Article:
Well, that is surprising.
I’m working my way through a book entitled Becoming Real by Gail Saltz, and her premise is that we have all been telling ourselves stories since childhood to help us deal with life stuff. With things that are difficult or impossible for children to process, she says we create stories about ourselves and our lives that help us get through. For example, perhaps if you had a parent that was absent a lot for one reason or another, you would make up a story about how when you were “good” your parent would spend time with you and when you were “bad” you would be neglected. In other words, it was something you were doing wrong, not your parent.
Fast forward to adulthood, and you’re still living that story. You’re in a relationship with someone who neglects you and you’re still telling yourself that if you were “good” you would have the type of relationship you really want. But one day you realize that you keep repeating the same behavior and living the same story over and over again. That’s the day, hopefully, that you decide to get brave and face up to the fact that you have outgrown your story and it’s time to let it go.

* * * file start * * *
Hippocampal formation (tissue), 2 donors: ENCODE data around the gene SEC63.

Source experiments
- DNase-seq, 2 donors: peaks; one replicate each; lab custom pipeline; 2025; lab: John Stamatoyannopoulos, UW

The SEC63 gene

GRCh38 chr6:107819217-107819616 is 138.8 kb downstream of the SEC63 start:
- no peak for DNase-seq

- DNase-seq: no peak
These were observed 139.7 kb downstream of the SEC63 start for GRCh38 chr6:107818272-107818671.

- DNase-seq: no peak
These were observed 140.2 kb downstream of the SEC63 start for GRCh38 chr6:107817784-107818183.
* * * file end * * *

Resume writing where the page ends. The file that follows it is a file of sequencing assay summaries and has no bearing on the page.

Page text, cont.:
So. Of course I have a story. I probably wouldn’t have picked up the book if I didn’t. I don’t even remember when I bought it, but it’s been a while. Want to know my story?
I have superhuman powers. Not the one I really want, which is flying. Mine is that I can deal with any problem and smooth it over until it looks pretty damn good. No matter how bumpy and crumbly the cake is, I can come up with enough frosting and wield my knife so skillfully that it will look just right. At least on the outside. I am a problem solver, even for problems that can’t be solved and even for problems that aren’t my problem.
But that’s not the surprising part. I’ll tell you about that tomorrow.